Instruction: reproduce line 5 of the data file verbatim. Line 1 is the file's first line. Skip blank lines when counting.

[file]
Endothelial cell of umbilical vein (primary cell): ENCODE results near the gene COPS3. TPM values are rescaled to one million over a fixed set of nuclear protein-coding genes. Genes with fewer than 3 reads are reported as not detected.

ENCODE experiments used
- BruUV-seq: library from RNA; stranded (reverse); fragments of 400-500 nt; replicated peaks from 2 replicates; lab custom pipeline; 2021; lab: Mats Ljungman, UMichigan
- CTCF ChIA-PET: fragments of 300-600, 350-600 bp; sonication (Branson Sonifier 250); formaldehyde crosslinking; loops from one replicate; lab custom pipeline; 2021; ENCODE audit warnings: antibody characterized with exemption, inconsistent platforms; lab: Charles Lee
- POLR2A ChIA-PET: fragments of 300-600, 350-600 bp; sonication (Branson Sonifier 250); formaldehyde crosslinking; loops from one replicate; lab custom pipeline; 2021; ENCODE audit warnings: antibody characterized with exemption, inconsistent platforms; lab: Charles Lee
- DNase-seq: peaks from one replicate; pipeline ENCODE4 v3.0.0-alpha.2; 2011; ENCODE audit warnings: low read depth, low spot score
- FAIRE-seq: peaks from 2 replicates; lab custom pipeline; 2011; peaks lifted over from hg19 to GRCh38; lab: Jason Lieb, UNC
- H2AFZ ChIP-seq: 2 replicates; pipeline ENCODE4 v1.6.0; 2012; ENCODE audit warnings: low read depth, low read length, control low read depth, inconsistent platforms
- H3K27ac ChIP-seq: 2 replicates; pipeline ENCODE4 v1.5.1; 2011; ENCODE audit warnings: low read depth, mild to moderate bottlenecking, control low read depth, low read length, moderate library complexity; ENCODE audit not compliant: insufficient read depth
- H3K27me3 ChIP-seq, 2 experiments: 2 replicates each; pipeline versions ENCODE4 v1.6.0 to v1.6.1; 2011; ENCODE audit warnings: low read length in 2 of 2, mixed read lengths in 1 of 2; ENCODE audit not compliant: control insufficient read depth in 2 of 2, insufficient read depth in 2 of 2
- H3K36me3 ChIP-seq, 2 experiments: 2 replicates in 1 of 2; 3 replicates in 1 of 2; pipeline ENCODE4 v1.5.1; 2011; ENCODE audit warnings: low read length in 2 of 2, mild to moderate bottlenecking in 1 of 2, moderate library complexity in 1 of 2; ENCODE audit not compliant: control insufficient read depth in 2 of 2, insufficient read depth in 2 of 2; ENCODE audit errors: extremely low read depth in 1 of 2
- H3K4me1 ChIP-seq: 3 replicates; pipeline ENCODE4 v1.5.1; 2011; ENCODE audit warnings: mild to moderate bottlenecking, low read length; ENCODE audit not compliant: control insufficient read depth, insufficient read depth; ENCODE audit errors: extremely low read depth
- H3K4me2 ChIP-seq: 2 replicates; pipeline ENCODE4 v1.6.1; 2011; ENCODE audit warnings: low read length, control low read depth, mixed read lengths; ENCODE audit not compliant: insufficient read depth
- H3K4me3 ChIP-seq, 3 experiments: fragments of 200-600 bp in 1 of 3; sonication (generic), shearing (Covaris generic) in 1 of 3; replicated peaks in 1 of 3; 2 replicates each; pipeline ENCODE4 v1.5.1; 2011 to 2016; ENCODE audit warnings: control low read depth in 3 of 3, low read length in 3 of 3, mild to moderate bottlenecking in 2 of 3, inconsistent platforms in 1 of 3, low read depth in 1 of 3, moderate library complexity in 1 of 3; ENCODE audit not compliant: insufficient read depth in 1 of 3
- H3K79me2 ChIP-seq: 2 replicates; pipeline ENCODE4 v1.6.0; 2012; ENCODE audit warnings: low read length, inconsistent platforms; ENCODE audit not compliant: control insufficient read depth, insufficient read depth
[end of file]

- POLR2A ChIA-PET: fragments of 300-600, 350-600 bp; sonication (Branson Sonifier 250); formaldehyde crosslinking; loops from one replicate; lab custom pipeline; 2021; ENCODE audit warnings: antibody characterized with exemption, inconsistent platforms; lab: Charles Lee